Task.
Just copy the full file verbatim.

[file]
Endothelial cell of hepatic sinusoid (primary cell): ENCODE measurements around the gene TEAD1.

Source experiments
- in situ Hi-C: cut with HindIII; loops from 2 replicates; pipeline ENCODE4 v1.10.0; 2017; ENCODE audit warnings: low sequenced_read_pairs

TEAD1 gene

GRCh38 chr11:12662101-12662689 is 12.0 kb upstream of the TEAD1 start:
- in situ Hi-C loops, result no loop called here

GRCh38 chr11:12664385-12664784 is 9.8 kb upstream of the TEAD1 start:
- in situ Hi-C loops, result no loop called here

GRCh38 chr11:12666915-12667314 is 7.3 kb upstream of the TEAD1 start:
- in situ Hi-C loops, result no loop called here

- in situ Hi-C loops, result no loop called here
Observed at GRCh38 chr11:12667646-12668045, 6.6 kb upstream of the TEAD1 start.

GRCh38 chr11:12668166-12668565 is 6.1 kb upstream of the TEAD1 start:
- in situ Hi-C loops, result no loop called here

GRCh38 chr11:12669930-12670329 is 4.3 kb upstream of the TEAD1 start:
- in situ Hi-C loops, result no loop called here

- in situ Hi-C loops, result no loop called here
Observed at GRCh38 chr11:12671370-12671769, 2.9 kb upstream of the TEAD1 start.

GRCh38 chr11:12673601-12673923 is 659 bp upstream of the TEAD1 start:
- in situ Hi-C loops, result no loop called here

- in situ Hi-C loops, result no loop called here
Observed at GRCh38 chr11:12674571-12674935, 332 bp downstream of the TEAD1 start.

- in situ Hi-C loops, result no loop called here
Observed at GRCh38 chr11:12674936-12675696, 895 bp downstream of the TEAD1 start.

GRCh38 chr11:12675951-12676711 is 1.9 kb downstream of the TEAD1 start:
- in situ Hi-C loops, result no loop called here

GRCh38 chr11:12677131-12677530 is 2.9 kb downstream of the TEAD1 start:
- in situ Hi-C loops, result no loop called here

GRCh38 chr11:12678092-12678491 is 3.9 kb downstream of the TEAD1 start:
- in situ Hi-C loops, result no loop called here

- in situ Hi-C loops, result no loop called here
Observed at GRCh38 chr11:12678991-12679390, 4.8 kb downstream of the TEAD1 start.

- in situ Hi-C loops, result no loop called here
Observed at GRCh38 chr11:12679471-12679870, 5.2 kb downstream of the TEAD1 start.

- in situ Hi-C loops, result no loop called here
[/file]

Endothelial cell of hepatic sinusoid (primary cell): ENCODE measurements around the gene TEAD1.

Source experiments
- in situ Hi-C: cut with HindIII; loops from 2 replicates; pipeline ENCODE4 v1.10.0; 2017; ENCODE audit warnings: low sequenced_read_pairs

TEAD1 gene

GRCh38 chr11:12662101-12662689 is 12.0 kb upstream of the TEAD1 start:
- in situ Hi-C loops, result no loop called here

GRCh38 chr11:12664385-12664784 is 9.8 kb upstream of the TEAD1 start:
- in situ Hi-C loops, result no loop called here

GRCh38 chr11:12666915-12667314 is 7.3 kb upstream of the TEAD1 start:
- in situ Hi-C loops, result no loop called here

- in situ Hi-C loops, result no loop called here
Observed at GRCh38 chr11:12667646-12668045, 6.6 kb upstream of the TEAD1 start.

GRCh38 chr11:12668166-12668565 is 6.1 kb upstream of the TEAD1 start:
- in situ Hi-C loops, result no loop called here

GRCh38 chr11:12669930-12670329 is 4.3 kb upstream of the TEAD1 start:
- in situ Hi-C loops, result no loop called here

- in situ Hi-C loops, result no loop called here
Observed at GRCh38 chr11:12671370-12671769, 2.9 kb upstream of the TEAD1 start.

GRCh38 chr11:12673601-12673923 is 659 bp upstream of the TEAD1 start:
- in situ Hi-C loops, result no loop called here

- in situ Hi-C loops, result no loop called here
Observed at GRCh38 chr11:12674571-12674935, 332 bp downstream of the TEAD1 start.

- in situ Hi-C loops, result no loop called here
Observed at GRCh38 chr11:12674936-12675696, 895 bp downstream of the TEAD1 start.

GRCh38 chr11:12675951-12676711 is 1.9 kb downstream of the TEAD1 start:
- in situ Hi-C loops, result no loop called here

GRCh38 chr11:12677131-12677530 is 2.9 kb downstream of the TEAD1 start:
- in situ Hi-C loops, result no loop called here

GRCh38 chr11:12678092-12678491 is 3.9 kb downstream of the TEAD1 start:
- in situ Hi-C loops, result no loop called here

- in situ Hi-C loops, result no loop called here
Observed at GRCh38 chr11:12678991-12679390, 4.8 kb downstream of the TEAD1 start.

- in situ Hi-C loops, result no loop called here
Observed at GRCh38 chr11:12679471-12679870, 5.2 kb downstream of the TEAD1 start.

- in situ Hi-C loops, result no loop called here